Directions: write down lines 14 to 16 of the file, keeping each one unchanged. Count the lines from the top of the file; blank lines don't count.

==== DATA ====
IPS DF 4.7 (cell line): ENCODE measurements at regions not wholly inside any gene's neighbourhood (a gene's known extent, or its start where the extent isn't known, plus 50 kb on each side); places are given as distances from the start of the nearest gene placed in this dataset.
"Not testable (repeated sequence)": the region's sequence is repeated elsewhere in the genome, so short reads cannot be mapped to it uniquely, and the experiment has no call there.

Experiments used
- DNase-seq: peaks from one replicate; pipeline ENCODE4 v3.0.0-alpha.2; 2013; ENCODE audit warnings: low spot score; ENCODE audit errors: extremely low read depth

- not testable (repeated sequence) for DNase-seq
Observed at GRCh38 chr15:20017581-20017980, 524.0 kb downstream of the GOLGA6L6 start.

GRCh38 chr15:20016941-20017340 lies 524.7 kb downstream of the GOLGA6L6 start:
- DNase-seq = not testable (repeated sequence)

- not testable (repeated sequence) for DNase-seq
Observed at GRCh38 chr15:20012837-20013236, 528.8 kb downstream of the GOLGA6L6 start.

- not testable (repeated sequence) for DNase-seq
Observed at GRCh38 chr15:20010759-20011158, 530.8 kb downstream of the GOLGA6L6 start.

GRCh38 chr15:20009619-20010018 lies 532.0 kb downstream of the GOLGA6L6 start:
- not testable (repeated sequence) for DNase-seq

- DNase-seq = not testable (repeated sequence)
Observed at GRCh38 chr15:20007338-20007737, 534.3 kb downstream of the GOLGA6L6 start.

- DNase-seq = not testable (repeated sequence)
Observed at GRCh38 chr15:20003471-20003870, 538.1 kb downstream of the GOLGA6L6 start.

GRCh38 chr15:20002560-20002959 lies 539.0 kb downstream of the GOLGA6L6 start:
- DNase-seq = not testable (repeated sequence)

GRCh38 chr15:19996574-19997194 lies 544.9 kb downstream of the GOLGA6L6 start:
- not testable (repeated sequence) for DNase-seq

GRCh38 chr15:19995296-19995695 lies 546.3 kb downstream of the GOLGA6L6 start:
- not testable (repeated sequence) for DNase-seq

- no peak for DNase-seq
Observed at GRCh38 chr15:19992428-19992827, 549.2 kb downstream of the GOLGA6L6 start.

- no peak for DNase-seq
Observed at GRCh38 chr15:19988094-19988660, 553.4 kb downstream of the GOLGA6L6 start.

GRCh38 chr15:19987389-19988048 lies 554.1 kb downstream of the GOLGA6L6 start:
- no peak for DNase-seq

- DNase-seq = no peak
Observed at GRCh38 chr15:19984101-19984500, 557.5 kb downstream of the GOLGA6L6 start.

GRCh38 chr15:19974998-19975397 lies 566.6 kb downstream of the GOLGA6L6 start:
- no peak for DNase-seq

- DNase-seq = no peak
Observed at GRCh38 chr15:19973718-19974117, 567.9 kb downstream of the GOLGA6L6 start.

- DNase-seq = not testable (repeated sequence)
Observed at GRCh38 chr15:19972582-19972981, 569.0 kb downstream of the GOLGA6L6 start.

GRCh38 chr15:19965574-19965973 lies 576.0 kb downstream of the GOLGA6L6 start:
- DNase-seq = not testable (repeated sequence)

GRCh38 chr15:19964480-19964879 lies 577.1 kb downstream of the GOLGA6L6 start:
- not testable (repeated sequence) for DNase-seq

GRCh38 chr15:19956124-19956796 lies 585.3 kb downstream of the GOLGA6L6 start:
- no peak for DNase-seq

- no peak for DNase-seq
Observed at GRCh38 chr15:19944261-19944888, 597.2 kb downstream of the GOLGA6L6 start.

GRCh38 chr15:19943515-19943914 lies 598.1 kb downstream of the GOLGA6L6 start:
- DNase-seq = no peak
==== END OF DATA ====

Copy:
- not testable (repeated sequence) for DNase-seq

- DNase-seq = not testable (repeated sequence)
Observed at GRCh38 chr15:20007338-20007737, 534.3 kb downstream of the GOLGA6L6 start.